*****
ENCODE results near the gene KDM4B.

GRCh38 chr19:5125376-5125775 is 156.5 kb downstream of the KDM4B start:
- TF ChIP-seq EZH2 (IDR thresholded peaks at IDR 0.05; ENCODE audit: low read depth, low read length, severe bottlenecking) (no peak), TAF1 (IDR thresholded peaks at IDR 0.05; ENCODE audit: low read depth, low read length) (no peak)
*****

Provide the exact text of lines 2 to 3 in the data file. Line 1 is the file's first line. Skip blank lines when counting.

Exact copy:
GRCh38 chr19:5125376-5125775 is 156.5 kb downstream of the KDM4B start:
- TF ChIP-seq EZH2 (IDR thresholded peaks at IDR 0.05; ENCODE audit: low read depth, low read length, severe bottlenecking) (no peak), TAF1 (IDR thresholded peaks at IDR 0.05; ENCODE audit: low read depth, low read length) (no peak)